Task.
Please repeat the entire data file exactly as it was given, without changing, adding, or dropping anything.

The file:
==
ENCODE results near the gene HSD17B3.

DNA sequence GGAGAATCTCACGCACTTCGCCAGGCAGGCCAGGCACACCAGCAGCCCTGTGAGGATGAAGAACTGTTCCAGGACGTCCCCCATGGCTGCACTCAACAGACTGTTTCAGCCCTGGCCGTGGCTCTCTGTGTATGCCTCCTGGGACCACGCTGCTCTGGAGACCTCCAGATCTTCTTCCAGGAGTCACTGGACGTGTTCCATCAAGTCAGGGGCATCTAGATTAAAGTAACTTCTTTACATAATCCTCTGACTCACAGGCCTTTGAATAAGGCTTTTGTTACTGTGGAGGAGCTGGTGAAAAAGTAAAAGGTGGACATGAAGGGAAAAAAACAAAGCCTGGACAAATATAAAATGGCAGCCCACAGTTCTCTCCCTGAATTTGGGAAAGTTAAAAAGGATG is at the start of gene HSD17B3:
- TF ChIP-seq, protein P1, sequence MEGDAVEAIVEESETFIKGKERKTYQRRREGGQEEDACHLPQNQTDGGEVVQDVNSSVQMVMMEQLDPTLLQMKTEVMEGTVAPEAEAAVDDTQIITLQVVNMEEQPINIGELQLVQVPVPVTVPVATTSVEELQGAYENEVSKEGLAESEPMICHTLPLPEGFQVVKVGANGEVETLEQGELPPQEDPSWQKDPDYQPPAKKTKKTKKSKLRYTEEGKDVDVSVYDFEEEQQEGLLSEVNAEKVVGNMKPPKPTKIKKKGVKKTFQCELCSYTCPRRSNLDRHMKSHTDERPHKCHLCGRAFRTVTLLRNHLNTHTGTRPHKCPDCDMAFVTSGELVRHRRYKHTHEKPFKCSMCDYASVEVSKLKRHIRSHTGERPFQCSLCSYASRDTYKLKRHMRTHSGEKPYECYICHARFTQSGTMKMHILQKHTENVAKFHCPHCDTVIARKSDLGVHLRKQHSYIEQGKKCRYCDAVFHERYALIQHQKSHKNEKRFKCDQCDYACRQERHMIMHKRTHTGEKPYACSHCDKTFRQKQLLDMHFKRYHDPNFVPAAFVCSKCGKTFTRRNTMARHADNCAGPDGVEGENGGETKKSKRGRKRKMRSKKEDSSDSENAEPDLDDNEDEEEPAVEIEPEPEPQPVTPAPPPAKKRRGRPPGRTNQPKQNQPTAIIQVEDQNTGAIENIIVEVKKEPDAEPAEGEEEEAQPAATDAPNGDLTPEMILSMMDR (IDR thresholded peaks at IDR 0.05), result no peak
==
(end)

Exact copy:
ENCODE results near the gene HSD17B3.

DNA sequence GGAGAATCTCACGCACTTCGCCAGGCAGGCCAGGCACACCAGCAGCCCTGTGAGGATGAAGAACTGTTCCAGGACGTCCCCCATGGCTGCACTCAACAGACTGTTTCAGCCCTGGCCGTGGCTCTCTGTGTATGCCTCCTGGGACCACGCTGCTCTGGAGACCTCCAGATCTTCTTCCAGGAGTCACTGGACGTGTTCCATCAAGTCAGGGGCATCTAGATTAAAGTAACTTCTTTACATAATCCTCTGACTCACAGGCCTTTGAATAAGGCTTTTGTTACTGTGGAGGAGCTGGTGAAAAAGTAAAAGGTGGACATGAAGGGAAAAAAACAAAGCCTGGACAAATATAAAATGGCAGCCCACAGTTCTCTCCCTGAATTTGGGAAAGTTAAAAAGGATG is at the start of gene HSD17B3:
- TF ChIP-seq, protein P1, sequence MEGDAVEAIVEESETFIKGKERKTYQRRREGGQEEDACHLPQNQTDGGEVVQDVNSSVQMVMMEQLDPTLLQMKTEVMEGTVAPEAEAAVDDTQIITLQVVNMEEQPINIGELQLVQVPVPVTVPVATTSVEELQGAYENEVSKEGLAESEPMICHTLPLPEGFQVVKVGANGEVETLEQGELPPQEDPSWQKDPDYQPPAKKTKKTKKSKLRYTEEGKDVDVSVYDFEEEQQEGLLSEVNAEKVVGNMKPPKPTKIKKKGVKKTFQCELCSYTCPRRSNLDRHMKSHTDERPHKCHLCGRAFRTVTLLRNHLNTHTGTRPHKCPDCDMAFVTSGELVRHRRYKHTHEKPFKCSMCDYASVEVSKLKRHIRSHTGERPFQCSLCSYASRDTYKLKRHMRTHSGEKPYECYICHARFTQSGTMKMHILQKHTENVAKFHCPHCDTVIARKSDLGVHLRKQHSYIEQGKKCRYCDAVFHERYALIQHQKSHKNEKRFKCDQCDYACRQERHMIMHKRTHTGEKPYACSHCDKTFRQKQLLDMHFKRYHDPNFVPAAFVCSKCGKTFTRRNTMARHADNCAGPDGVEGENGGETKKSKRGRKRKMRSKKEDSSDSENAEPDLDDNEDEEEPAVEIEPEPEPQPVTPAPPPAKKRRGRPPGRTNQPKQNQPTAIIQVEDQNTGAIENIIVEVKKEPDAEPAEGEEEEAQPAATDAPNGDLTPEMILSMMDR (IDR thresholded peaks at IDR 0.05), result no peak